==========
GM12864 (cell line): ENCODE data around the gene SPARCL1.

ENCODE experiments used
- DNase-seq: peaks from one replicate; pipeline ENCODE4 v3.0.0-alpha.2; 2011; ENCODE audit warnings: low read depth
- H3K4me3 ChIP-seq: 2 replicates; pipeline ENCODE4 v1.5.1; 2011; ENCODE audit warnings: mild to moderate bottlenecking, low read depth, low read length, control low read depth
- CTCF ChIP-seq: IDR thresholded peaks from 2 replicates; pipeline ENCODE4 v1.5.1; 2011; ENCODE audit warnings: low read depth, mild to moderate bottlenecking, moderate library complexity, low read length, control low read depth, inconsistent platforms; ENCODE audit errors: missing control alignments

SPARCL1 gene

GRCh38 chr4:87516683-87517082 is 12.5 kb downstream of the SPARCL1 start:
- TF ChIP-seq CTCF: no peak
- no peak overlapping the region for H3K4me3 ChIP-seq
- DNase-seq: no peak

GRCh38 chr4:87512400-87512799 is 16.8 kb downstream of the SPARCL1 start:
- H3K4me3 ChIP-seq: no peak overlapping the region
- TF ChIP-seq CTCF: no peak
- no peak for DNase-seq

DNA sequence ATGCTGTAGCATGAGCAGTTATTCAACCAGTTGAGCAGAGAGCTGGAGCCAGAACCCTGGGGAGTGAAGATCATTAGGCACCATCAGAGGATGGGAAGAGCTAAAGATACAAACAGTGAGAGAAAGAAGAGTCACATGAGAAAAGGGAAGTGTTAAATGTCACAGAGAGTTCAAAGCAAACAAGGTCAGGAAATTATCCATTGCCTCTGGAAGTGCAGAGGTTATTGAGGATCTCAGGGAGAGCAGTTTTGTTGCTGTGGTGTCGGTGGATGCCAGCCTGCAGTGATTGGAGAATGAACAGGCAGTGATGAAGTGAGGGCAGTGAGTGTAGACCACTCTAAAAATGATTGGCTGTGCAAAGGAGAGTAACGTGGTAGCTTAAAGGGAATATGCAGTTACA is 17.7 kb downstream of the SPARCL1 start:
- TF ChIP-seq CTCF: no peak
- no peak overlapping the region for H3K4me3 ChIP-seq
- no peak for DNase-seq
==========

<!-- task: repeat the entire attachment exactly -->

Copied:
GM12864 (cell line): ENCODE data around the gene SPARCL1.

ENCODE experiments used
- DNase-seq: peaks from one replicate; pipeline ENCODE4 v3.0.0-alpha.2; 2011; ENCODE audit warnings: low read depth
- H3K4me3 ChIP-seq: 2 replicates; pipeline ENCODE4 v1.5.1; 2011; ENCODE audit warnings: mild to moderate bottlenecking, low read depth, low read length, control low read depth
- CTCF ChIP-seq: IDR thresholded peaks from 2 replicates; pipeline ENCODE4 v1.5.1; 2011; ENCODE audit warnings: low read depth, mild to moderate bottlenecking, moderate library complexity, low read length, control low read depth, inconsistent platforms; ENCODE audit errors: missing control alignments

SPARCL1 gene

GRCh38 chr4:87516683-87517082 is 12.5 kb downstream of the SPARCL1 start:
- TF ChIP-seq CTCF: no peak
- no peak overlapping the region for H3K4me3 ChIP-seq
- DNase-seq: no peak

GRCh38 chr4:87512400-87512799 is 16.8 kb downstream of the SPARCL1 start:
- H3K4me3 ChIP-seq: no peak overlapping the region
- TF ChIP-seq CTCF: no peak
- no peak for DNase-seq

DNA sequence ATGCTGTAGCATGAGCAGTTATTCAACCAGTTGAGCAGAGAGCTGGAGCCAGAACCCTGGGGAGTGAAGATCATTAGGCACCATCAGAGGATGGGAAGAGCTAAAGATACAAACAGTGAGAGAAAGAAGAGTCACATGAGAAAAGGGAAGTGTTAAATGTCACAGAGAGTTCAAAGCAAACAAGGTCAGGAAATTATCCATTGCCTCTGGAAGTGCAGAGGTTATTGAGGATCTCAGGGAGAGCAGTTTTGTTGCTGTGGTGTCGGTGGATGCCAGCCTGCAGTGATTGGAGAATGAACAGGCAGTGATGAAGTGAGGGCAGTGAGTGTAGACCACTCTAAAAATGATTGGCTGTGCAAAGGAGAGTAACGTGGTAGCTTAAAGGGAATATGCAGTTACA is 17.7 kb downstream of the SPARCL1 start:
- TF ChIP-seq CTCF: no peak
- no peak overlapping the region for H3K4me3 ChIP-seq
- no peak for DNase-seq